sh!!n b r,h and i 3p accd ’ 11 is said > b y tlie President;
In favor lint 3ee “ S tobe a B,ron S here
European Xeu j.
The Cunard steamship Africa reached Bos
ton on the 2lst with European news to the
Bth mßt :
tbe SK d w°2 wTh” 8
publish in full, throws inmnrtif. t We
ihe relative actions of mid Brit 1
ish governments m withdrawing
rights from the rebels. In the *
negotiations which preceded this P v«!t r tb ?
Cowley, the British Minister at pS ’enn?
ciated ihe idea that the United
e n I th 1 p ent vS d the P ° Wer ol selUn gvessels g late
t tttbe rebel service. The Preich MhliSS
attached value to the observation, Earl Rus
sell consulted the Crown lawyers, and event
ually declared that this was a sound proposi
tion in law.
From New Orleans.
New Orleans despatches by the steamship
George Cromwell state that the Teche dis
trict, in Louisiana, is at present infested by a
desperate bund of guerrilla thieves, who
have so far defied all the efforts of the na
tional troops, with the assistance of the citi
zens, to capture them. They not only plun
der the rural districts, but have cn several
occasions entered Franklin and other towns ;
and robbed the stores.
Suicide of two Army Officer*.
On »he 4th Major Albeit Eifield, formerly
belonging to tig; Ninety-seventh U. S. C. in
fantry, committed suicide in this city by
blowing out his brains with a revolver. •
On Wednesdsy night last Lieut. Arthur W.
Thompson, United States Army, died from
the effects of an overdose of laudanum.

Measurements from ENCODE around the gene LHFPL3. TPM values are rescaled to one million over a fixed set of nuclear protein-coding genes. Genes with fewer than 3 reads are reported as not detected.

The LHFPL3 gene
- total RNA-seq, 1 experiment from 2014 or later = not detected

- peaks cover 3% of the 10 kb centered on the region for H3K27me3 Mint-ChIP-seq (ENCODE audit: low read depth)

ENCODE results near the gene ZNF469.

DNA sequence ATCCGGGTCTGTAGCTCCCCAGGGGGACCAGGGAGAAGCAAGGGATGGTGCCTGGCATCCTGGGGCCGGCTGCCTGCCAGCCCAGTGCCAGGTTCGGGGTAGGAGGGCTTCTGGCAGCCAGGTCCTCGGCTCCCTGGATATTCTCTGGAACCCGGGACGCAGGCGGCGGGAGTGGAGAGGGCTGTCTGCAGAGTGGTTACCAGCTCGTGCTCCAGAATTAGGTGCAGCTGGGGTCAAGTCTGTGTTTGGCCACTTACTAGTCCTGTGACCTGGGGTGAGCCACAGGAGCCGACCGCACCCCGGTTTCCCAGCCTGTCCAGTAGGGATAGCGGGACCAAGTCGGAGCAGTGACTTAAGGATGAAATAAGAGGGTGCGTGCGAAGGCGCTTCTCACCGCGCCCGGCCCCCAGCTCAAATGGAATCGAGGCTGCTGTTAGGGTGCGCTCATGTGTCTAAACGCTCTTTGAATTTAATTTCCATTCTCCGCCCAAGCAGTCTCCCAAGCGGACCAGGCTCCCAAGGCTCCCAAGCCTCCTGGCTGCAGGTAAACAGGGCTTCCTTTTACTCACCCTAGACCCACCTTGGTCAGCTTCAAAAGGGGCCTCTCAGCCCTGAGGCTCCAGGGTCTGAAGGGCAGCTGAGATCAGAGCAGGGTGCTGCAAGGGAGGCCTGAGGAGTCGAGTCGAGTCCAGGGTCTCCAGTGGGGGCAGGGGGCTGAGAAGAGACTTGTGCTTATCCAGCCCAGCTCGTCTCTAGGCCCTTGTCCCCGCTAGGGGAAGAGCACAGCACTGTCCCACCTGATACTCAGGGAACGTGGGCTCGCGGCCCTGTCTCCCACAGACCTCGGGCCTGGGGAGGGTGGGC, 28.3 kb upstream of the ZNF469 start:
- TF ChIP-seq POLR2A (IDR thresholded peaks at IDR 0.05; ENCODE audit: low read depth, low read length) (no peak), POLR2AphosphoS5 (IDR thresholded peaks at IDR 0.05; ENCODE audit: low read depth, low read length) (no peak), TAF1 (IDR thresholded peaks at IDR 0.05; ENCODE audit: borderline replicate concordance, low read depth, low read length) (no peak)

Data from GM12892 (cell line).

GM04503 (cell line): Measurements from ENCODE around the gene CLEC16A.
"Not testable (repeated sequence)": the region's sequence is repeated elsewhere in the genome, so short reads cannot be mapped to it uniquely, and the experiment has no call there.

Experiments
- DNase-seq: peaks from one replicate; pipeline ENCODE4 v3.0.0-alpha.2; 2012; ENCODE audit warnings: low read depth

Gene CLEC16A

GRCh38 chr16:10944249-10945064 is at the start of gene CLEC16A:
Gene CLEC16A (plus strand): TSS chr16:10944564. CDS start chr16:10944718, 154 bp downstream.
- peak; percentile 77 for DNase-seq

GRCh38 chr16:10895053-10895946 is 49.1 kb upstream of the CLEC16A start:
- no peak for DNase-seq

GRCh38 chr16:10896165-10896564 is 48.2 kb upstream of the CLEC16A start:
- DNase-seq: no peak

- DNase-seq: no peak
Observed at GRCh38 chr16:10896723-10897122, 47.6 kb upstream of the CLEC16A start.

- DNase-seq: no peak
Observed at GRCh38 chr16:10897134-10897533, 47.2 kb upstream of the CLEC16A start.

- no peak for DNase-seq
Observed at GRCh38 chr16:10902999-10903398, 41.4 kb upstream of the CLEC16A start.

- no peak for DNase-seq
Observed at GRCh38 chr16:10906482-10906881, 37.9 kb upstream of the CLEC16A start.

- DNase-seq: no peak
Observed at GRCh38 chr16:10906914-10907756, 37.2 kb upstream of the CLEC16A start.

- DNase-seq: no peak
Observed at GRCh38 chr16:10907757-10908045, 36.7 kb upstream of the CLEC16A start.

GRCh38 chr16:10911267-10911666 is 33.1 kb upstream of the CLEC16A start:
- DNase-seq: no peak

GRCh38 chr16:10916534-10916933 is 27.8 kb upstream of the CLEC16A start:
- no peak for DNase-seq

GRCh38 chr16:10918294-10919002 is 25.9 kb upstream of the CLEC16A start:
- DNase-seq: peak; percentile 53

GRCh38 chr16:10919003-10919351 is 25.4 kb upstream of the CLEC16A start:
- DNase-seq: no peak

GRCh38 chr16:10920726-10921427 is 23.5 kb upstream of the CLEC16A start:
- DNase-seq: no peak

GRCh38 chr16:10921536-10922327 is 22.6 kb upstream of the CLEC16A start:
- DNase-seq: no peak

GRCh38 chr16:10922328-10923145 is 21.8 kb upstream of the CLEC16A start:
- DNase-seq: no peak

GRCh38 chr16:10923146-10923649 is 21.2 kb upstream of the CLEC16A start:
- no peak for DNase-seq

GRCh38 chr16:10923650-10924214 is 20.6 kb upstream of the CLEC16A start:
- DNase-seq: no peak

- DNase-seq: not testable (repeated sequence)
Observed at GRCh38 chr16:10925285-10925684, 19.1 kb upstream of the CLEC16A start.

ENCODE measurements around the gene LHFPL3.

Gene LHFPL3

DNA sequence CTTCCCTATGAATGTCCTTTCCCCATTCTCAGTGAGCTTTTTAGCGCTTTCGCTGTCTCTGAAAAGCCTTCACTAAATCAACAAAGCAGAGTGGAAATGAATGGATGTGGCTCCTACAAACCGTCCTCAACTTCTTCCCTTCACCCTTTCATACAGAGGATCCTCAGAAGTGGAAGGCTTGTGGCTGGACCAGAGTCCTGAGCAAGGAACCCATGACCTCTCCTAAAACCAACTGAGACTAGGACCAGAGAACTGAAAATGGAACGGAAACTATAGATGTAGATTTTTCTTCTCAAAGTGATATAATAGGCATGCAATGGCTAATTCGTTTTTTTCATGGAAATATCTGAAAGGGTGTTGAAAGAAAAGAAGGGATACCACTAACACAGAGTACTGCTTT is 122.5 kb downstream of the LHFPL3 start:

■ Application for Pardon.
The World's despatch says.
There were two hundred applications for
pardou'to-aay Among them was ex-Speaker
Orr of South Carolina, who is at present in
this Sixty pardons were granted to
persons excepted from the amnesty procla
mation on account of property disqualifi
Lieutenant Colonel Mulford, formerly of
the rebel army, lias obtained permission to
leave the country on condition that he never
-• 4 Mr*. Surratt’s Monument.
The friends of Mrs. Surrtat contemplates
placing over her remains, when the govern
ment is through with them, a 3tone with her
last words on the scaffold, “I am innocent;
but God s holy will be done.”
* Southern Postal Service.
The Postmaster-General has arranged the
compensation and other preliminaries for re
suming tho transportation ot the southern
mails at the earliest practicable period, and
is generally restoring the service in those
The Mary Harris Trial.
A complete report ot the Harris trial, from
notes of the official reporter, James O. Clep
bane, Esq., will be published in the course
of next week, under the direction of Mr.
Bradley, attorney for the defendant, the pro
ceeds to be applied to the benefit of Miss
Terrible Flood In Kansas.
A despatch from Leavenworth, July 21st,
During a terrible rainstorm last night, the
creek running through the southern portion
of the city overflowed its banks, carrying
away two stone bridges, 18 or 20 houses,
horses, wagons, and property of ull kinds.
The loss ot life is not yet known. Seven
bodies were found this morning. Many were
doubtless swept away in houses. The loss is
estimated ut $200,000.
A despatch to the Tribune from Fortress
Monroe, July 20th, says:
I have the best authority for saying that
Jeff Davis is in good health, even better than
when he arrived at this place. His eyesight
is not impaired, and his appetite is remark
ably good. There are many rumors afloat
regarding Jeff, but no alteration had taken
place in his health or condition. No one is
allowed to see him except Surgeon Craven
and the guard.
The Audersonville Commandant.
The Tribune's Washingtn n stw.illl
-•a**. uiTZe,u)rmer commandant
of the Andersonville prison, is to be put on